What is pyometra in dogs?

Pyometra in dogs is defined as a uterine infection. It is always seen in unaltered female dogs regardless of their breeding status.

Pyometra is an important disease to be aware of for any dog or cat owner because of the sudden nature of the disease and the deadly consequences if left untreated. It has been compared to acute appendicitis in humans because both are essentially empyemas within an abdominal organ.

What are the symptoms of pyometra in dogs?

The most obvious symptom of open pyometra in dogs is a discharge of pus from the vulva in a female that has recently been in heat. However, symptoms of closed pyometra are less obvious. Symptoms of both types include vomiting, loss of appetite, depression, and increased drinking and urinating. Fever is seen in less than a third of female dogs with pyometra.
Closed pyometra is a more serious condition than open pyometra not only because there is no outlet for the infection, but also because a diagnosis of closed pyometra can easily be missed due to its insidious nature. Bloodwork may show dehydration and/or increased white blood cell count. X-rays will show an enlarged uterus, and ultrasound will confirm the presence of a fluid-filled uterus.

What causes a pyometra in dogs?

Pyometra is a result of hormonal and structural changes in the uterus lining. This can happen at any age, whether she has bred or not, and whether it is her 1st or 10th heat (although it becomes more common as the dog gets older). The main risk period for a female is for eight weeks after her peak standing heat (or estrous cycle) has ended. Normally during this period, the cervix, which was open during her heat, begins to close, and the inner lining begins to adapt back to normal. However, cystic hyperplasia of the endometrium (inner lining of the uterus) – known as cystic endometrial hyperplasia (CEH) – may occur at this time for some animals, as an inappropriate response to progesterone.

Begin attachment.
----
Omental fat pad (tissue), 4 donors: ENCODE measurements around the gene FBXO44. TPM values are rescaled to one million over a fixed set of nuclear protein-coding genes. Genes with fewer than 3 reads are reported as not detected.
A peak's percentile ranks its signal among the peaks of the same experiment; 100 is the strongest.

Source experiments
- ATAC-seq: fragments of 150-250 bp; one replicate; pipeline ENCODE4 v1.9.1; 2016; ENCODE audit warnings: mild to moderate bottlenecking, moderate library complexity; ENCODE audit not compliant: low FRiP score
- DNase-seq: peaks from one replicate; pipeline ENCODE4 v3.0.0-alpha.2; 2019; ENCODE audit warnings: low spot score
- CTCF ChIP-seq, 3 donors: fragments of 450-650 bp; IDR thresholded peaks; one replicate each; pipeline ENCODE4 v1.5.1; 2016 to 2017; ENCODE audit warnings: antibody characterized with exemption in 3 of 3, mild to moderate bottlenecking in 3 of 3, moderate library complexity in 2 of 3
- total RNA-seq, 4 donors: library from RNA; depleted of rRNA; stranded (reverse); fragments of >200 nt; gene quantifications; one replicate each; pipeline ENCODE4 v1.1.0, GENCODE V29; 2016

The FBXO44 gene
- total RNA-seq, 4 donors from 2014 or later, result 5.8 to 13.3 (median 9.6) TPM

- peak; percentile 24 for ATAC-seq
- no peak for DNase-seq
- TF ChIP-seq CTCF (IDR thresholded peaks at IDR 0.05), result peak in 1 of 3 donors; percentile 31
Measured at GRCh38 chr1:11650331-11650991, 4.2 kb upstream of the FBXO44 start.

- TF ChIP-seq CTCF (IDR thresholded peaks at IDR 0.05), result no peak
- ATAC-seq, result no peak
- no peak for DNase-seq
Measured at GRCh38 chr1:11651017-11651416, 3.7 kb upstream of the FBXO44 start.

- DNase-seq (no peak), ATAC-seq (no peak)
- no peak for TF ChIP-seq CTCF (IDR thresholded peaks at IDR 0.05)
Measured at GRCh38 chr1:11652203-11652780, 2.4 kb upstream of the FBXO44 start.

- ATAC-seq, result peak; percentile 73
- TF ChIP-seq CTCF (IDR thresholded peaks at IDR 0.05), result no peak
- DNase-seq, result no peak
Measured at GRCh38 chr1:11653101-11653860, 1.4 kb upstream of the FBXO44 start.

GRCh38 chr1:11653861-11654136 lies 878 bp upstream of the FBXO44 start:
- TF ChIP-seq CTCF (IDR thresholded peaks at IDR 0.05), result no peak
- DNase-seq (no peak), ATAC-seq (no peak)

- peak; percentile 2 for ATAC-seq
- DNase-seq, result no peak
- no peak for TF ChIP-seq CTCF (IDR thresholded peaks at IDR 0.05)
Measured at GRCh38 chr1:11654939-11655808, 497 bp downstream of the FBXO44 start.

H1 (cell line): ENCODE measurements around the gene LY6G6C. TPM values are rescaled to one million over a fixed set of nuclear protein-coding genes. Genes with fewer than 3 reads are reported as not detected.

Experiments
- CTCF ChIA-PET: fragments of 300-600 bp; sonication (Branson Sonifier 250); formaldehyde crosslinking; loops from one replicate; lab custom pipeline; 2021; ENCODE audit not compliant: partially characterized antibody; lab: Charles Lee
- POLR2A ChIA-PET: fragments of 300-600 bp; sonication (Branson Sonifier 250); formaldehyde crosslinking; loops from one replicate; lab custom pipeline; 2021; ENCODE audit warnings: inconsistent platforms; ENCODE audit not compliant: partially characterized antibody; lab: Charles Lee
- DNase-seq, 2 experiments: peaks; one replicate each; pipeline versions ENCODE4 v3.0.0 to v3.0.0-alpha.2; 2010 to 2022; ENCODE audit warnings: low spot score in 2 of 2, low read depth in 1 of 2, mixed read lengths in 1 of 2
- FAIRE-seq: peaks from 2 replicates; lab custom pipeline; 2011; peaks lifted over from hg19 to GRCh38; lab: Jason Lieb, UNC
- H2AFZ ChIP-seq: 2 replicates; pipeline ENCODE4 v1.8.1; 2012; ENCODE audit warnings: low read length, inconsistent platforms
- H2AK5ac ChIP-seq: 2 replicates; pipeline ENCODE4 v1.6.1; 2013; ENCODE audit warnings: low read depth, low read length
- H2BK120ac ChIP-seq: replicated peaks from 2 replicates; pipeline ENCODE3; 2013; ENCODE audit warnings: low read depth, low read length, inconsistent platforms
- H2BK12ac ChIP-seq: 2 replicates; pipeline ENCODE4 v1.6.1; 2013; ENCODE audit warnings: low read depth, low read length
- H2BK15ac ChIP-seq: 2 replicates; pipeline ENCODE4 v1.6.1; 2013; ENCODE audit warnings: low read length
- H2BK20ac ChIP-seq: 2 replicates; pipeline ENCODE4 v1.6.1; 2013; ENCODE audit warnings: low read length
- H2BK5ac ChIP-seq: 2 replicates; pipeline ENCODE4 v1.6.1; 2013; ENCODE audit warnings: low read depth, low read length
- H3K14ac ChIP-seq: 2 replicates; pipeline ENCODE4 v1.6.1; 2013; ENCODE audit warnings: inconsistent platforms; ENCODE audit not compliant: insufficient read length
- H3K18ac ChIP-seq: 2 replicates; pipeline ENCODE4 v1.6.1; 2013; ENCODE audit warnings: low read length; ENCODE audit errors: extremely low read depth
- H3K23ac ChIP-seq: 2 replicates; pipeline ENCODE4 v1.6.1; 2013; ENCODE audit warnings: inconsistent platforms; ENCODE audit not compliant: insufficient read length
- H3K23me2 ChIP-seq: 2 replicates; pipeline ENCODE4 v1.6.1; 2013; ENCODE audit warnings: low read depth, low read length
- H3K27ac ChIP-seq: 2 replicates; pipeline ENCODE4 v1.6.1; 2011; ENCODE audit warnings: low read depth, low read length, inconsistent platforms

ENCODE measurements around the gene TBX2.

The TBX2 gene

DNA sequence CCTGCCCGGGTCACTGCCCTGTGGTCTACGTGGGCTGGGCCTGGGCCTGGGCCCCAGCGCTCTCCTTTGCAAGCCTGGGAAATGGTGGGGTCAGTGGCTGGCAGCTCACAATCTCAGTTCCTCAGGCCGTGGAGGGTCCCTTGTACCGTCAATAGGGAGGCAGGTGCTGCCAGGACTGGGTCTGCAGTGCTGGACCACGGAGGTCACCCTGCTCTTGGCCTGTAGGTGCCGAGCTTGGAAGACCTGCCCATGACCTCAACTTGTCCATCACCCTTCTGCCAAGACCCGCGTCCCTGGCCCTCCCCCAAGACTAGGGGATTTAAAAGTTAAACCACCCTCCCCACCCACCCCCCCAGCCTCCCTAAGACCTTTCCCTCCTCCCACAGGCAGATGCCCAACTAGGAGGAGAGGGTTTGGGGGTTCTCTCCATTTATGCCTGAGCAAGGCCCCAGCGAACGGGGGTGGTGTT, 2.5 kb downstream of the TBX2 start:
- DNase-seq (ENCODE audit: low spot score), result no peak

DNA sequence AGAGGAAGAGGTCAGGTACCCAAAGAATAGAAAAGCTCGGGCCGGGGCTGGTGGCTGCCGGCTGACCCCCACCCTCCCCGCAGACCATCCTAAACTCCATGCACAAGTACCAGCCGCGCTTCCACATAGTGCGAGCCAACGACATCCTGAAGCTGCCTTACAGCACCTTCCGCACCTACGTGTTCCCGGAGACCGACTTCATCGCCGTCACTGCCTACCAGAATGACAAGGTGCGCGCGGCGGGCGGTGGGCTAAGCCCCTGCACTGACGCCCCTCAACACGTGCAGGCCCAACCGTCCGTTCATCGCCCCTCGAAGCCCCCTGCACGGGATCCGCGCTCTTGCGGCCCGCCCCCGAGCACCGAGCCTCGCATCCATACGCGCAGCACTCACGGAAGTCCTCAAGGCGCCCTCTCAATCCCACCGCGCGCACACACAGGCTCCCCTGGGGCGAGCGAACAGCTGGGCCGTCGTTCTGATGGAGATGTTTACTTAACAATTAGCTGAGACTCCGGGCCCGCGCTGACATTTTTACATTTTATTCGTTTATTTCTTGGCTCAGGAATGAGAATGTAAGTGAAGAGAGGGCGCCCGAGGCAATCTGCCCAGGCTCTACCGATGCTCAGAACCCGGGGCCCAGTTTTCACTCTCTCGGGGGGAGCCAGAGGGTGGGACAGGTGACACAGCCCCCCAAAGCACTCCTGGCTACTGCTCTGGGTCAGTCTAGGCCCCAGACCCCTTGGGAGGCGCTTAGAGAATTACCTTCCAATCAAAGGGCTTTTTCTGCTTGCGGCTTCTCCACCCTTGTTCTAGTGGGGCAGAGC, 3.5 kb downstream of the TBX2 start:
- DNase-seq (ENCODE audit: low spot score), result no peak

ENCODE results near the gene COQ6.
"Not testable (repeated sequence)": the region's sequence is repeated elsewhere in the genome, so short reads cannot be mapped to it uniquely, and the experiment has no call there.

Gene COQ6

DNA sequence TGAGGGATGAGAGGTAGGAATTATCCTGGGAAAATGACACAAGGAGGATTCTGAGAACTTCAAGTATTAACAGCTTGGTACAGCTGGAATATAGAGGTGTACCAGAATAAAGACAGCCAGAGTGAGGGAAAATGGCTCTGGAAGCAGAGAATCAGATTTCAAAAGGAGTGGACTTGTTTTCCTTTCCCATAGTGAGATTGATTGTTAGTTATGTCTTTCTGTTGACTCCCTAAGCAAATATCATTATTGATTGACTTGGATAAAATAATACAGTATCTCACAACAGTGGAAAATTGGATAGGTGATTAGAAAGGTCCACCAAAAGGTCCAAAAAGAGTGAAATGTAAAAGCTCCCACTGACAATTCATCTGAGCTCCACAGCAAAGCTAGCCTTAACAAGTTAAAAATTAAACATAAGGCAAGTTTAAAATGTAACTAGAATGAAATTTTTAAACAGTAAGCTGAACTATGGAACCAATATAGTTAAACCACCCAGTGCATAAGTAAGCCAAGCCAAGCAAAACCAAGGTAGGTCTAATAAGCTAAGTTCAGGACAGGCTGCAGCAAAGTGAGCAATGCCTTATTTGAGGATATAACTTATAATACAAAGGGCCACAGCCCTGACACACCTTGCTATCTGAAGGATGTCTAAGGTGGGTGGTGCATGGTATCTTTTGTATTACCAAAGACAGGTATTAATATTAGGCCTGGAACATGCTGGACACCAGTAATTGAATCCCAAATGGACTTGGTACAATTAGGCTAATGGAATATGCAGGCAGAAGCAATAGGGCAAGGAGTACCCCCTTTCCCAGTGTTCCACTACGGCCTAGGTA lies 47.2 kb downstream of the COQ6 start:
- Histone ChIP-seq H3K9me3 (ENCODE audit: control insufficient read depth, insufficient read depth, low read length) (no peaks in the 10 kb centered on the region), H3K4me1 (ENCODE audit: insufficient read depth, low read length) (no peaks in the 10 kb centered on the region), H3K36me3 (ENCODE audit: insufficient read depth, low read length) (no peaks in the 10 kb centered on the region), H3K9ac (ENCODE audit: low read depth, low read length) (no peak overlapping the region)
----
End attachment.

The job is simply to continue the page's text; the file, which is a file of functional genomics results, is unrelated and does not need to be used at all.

Under these circumstances, bacteria that have migrated from the vagina into the uterus find the environment favorable to growth, especially since progesterone also causes mucus secretion, closes the cervix (preventing uterine drainage), and decreases uterine contractility.

Treatment of pyometra in dogs

The most important aspect of treatment of pyometra is quick action to provide supportive care. Female dogs are often septic and in shock. Intravenous fluids and antibiotics should be given immediately. Once the female dog has been stabilized, then the treatment of choice is an emergency spay.

If you would like to know more about other conditions of the female reproductive system, read about Tumors of the Reproductive System in Female Dogs.

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